Millions of people in Britain will get their first chance in months for haircuts, casual shopping and restaurant meals on Monday, as the government takes the next step on its lockdown-lifting road map.
Nationwide restrictions have been in place in England since early January, and similar rules in the other parts of the UK, to suppress a surge in coronavirus infections that swept the country late last year, linked to a more transmissible new variant first identified in southeast England.
Britain has had Europe’s worst coronavirus outbreak, with more than 127,000 confirmed deaths.
Infections, hospitalizations and deaths have all fallen thanks to the lockdown, and a mass vaccination program that has given at least one dose to more than 60 percent of the adult population.
But Prime Minister Boris Johnson and epidemiologists have urged caution, saying that many people remain unvaccinated and relaxing social distancing rules or allowing foreign holidays this summer could bring a new spike in infections.
“The situation in the UK is becoming clear and is stabilizing, but people have to remember that’s not the case elsewhere,” said Peter Horby, who chairs the government’s New and Emerging Respiratory Threats Advisory Group. “The pandemic is still raging globally.
“And many countries in Europe even are still seeing racing case numbers or having to reintroduce lockdowns. So it’s very hard to predict what will happen in the next couple of months,” he told Times Radio.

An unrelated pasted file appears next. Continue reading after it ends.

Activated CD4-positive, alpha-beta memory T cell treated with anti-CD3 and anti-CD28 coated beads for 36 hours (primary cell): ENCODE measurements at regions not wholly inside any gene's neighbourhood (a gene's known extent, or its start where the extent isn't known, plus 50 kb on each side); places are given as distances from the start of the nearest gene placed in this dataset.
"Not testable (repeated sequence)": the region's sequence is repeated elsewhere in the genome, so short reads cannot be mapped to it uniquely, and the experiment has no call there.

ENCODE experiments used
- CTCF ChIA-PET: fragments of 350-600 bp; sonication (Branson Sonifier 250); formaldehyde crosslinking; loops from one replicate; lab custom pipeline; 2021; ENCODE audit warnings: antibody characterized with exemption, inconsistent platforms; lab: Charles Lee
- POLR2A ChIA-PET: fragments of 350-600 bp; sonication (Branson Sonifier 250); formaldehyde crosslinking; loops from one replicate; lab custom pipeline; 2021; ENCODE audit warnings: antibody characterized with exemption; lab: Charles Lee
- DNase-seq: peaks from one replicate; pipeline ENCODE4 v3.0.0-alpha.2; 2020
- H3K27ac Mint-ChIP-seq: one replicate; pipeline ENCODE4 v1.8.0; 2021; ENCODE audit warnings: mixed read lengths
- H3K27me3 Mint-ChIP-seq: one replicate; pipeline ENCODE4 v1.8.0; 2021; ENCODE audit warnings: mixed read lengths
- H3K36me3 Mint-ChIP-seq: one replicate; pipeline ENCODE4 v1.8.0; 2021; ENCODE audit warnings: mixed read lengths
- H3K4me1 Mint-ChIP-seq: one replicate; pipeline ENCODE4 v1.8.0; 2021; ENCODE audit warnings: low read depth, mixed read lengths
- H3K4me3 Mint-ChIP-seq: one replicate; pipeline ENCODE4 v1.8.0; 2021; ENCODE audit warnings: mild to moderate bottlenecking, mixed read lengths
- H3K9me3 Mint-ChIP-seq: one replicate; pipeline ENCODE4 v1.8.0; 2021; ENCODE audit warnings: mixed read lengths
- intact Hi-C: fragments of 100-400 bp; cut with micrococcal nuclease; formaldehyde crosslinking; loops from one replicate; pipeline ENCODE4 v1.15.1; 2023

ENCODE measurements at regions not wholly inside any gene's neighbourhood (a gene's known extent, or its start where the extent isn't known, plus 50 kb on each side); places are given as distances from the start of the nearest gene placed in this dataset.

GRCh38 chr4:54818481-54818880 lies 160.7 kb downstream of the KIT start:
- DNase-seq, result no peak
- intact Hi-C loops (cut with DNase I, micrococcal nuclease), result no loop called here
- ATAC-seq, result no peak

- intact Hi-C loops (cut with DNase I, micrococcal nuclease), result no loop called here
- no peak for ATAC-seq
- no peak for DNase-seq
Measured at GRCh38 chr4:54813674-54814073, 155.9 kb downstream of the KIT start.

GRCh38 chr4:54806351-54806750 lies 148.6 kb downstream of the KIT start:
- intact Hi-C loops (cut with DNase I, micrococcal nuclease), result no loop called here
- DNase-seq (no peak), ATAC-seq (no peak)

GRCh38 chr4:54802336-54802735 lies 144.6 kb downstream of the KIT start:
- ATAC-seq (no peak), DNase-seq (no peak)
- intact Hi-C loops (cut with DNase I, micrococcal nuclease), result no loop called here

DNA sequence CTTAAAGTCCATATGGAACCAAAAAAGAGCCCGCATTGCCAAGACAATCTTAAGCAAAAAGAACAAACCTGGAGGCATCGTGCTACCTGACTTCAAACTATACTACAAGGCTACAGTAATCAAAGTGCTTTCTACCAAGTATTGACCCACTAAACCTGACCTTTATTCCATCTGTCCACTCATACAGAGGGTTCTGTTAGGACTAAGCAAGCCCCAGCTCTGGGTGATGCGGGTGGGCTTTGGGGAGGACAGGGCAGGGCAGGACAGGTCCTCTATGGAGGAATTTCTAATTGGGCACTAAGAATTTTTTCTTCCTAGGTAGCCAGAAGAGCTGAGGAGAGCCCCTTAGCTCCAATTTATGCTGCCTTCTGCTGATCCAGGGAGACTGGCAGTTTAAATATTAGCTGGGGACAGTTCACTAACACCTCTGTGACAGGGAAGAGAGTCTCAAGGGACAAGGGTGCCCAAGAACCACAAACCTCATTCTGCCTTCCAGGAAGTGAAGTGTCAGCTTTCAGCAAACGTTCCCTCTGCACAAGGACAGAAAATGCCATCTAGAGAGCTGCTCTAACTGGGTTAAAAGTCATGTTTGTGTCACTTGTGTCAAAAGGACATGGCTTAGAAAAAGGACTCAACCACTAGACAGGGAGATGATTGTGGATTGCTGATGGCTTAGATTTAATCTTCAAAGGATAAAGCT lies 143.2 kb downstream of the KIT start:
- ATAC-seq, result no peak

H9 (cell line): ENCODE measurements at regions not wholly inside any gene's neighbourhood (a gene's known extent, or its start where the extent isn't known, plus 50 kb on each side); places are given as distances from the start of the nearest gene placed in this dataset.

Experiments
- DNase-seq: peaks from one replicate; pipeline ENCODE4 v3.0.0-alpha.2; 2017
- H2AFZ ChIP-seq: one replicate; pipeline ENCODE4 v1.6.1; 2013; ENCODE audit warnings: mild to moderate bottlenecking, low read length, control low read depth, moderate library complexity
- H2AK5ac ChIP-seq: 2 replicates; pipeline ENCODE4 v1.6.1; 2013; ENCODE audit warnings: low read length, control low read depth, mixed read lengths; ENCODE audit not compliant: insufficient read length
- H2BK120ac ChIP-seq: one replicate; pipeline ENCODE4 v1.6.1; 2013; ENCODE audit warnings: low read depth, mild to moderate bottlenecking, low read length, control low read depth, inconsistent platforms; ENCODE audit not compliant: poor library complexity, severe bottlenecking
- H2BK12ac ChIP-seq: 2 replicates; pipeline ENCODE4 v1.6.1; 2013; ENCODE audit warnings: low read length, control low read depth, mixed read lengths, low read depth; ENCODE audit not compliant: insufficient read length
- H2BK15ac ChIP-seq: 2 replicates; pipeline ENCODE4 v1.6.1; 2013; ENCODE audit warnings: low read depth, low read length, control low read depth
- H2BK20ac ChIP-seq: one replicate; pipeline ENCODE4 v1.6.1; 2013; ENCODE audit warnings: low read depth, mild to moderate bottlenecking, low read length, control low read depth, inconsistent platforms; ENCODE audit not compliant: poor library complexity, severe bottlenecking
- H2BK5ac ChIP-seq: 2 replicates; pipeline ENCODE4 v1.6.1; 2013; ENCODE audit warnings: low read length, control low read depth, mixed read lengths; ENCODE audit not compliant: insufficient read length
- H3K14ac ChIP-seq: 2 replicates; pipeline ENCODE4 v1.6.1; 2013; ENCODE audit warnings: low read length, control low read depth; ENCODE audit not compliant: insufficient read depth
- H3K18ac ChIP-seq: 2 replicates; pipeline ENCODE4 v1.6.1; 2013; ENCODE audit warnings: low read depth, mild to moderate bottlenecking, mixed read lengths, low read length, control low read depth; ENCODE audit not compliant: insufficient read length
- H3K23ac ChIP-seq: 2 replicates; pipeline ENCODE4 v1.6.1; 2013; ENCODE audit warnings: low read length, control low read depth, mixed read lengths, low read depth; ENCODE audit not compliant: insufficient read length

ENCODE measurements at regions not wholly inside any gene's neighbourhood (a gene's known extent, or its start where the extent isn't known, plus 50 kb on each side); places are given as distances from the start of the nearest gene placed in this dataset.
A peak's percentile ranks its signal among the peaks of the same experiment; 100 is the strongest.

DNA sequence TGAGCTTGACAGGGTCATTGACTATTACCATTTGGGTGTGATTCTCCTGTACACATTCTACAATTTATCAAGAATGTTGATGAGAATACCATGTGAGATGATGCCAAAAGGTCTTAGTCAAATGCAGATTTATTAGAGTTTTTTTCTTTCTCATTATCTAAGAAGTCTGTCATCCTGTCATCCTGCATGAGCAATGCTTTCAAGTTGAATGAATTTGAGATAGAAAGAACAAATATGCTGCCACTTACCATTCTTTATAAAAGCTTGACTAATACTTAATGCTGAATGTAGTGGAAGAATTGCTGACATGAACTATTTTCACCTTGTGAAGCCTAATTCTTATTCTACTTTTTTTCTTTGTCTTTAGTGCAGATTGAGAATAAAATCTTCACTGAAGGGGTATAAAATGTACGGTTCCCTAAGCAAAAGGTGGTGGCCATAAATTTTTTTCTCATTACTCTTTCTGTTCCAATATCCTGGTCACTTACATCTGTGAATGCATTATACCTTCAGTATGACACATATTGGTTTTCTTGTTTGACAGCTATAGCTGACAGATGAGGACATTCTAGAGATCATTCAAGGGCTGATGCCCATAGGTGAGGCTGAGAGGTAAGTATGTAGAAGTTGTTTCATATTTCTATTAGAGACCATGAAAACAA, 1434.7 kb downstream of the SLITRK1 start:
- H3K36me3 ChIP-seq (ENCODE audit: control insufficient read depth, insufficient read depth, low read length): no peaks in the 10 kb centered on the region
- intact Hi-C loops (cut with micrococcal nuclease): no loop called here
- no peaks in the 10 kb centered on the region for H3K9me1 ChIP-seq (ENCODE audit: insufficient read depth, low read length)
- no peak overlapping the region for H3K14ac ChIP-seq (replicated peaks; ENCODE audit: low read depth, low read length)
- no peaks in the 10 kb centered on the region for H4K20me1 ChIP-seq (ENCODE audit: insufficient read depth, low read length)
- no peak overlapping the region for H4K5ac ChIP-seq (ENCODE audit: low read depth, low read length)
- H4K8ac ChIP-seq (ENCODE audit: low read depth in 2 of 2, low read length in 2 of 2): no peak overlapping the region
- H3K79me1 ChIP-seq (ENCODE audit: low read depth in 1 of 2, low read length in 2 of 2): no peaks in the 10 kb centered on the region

On Monday, nonessential shops will be allowed to reopen, along with hair salons, gyms and outdoor service at pubs and restaurants.
The prime minister had promised to visit a pub for a pint to mark the occasion, but postponed the celebratory drink after the death of Prince Philip, husband of Queen Elizabeth II, on Friday.
Indoor drinking and dining won’t be allowed until May 17 at the earliest, and theaters, cinemas, nightclubs and most other venues remain closed, while indoor socializing is tightly restricted and foreign holidays remain banned.
The easing is good news for retail and hospitality businesses, which have endured several stretches of lockdown over the past year. But it’s a long way from business as usual; the British Beer and Pub Association estimates that just 40 percent of pubs in England have the space to reopen for outdoor service.
The rules apply in England. The other parts of the United Kingdom — Scotland, Wales and Northern Ireland — are following their own, broadly similar plans.